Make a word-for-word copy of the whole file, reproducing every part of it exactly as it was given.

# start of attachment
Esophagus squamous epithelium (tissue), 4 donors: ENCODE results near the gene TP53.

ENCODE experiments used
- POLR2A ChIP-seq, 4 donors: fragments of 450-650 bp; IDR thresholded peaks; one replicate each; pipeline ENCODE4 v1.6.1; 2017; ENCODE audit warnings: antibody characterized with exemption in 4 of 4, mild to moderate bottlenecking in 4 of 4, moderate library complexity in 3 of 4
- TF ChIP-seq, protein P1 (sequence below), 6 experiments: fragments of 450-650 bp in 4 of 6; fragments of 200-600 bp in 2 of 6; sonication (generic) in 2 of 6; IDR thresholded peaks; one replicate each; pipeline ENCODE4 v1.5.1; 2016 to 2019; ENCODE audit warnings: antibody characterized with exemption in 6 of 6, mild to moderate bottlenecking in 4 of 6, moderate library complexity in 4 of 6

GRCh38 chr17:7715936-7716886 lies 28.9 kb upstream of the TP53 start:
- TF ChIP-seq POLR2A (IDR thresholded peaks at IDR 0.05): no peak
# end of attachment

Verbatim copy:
Esophagus squamous epithelium (tissue), 4 donors: ENCODE results near the gene TP53.

ENCODE experiments used
- POLR2A ChIP-seq, 4 donors: fragments of 450-650 bp; IDR thresholded peaks; one replicate each; pipeline ENCODE4 v1.6.1; 2017; ENCODE audit warnings: antibody characterized with exemption in 4 of 4, mild to moderate bottlenecking in 4 of 4, moderate library complexity in 3 of 4
- TF ChIP-seq, protein P1 (sequence below), 6 experiments: fragments of 450-650 bp in 4 of 6; fragments of 200-600 bp in 2 of 6; sonication (generic) in 2 of 6; IDR thresholded peaks; one replicate each; pipeline ENCODE4 v1.5.1; 2016 to 2019; ENCODE audit warnings: antibody characterized with exemption in 6 of 6, mild to moderate bottlenecking in 4 of 6, moderate library complexity in 4 of 6

GRCh38 chr17:7715936-7716886 lies 28.9 kb upstream of the TP53 start:
- TF ChIP-seq POLR2A (IDR thresholded peaks at IDR 0.05): no peak